Meet the quantum fridge – at three atoms in size, it’s much smaller than a minibar

Researchers in Singapore have built a refrigerator that’s just three atoms big.
This quantum fridge won’t keep your drinks cold, but it’s cool proof of physics operating at the smallest scales. The work is described in a paper published in Nature Communications (“Quantum absorption refrigerator with trapped ions”).
Researchers have built tiny ‘heat engines’ before, but quantum fridges existed only as proposals until the team at the Centre for Quantum Technologies at the National University of Singapore chilled with their atoms.
The device is an “absorption refrigerator”. It works without moving parts, using heat to drive a cooling process.The first absorption refrigerators, introduced in the 1850s, cycled the evaporation and absorption of a liquid, with cooling happening during the evaporation stage. They were widely used to make ice and chill food into the 20th Century. Albert Einstein even held a patent on an improved design.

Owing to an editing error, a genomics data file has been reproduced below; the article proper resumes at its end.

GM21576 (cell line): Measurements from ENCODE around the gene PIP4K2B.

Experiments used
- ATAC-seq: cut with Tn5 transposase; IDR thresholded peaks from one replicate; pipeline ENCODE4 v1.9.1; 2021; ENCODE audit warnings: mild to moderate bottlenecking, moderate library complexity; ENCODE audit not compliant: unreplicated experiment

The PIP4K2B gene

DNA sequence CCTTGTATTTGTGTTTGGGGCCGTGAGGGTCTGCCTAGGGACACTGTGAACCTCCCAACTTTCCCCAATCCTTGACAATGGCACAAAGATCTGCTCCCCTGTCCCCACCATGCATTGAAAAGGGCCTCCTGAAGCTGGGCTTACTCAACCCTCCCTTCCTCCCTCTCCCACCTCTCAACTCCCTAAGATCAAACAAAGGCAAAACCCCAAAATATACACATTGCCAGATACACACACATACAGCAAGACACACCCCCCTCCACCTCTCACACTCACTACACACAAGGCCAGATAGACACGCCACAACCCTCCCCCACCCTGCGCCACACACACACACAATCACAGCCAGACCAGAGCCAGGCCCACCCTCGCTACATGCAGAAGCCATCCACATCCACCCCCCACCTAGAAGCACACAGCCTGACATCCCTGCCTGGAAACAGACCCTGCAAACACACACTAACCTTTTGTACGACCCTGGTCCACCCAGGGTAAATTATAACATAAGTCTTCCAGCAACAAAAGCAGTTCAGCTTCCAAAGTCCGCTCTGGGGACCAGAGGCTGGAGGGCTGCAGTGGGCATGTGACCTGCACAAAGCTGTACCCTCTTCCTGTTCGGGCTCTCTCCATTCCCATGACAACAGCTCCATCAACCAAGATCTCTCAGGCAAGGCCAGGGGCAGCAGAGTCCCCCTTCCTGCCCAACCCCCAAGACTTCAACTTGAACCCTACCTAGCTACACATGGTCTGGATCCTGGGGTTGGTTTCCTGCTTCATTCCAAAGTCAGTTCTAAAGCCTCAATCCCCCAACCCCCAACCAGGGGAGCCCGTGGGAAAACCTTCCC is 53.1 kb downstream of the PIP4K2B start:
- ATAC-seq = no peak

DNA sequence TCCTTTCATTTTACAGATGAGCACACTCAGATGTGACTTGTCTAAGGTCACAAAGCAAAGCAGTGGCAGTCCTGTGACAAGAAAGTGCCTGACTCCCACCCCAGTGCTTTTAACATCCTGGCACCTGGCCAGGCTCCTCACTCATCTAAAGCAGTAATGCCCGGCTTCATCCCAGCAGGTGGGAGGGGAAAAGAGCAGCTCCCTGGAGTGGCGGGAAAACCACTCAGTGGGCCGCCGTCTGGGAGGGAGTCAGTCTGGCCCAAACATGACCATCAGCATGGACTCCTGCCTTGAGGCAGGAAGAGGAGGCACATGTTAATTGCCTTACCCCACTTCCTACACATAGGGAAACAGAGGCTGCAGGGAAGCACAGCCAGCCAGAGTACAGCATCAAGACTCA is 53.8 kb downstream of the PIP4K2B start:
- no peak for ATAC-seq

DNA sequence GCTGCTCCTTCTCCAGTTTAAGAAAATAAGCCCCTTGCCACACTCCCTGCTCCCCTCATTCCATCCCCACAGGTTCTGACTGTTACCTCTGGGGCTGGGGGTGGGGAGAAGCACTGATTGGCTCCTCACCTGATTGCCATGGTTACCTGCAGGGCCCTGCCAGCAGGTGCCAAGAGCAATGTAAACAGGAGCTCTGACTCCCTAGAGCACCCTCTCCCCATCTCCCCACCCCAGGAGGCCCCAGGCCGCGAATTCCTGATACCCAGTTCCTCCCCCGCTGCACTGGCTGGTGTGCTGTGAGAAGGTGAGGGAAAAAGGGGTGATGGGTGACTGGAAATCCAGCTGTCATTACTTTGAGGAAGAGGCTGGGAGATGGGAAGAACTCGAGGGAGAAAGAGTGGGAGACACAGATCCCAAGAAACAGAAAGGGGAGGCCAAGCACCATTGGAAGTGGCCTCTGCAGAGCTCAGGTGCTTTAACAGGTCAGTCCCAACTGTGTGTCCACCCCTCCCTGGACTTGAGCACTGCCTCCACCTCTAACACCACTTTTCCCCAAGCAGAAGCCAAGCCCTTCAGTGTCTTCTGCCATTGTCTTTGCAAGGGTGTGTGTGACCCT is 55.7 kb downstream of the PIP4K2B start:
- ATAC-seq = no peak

Today’s fridges and air conditioners more often use a compressor, but absorption refrigerators still have their uses – science experiments included.
“Our device is the first implementation of the absorption refrigeration cycle on the nanoscale,” says co-author Stefan Nimmrichter.
To create an absorption fridge with just three atoms took exquisite control. “As an experimental scientist, it’s a pure joy to be able to manipulate individual atoms,” says Gleb Maslennikov, the paper’s first author.

First, the researchers caught and held three atoms of the element Ytterbium in a metal chamber from which they’d removed all the air. They also pulled one electron off each atom to leave them with a positive charge. The charged atoms – called ions – can then be held in place with electric fields. Meanwhile, the researchers nudge and zap the ions with lasers to bring them into their lowest energy state of motion. The result is that the ions are suspended almost perfectly still, strung out in a line.

Image Credit: Centre for Quantum Technologies, National University of Singapore

Read more at nanowerk.com

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By |2019-02-02T03:46:01+00:00February 2nd, 2019|Categories: News|0 Comments

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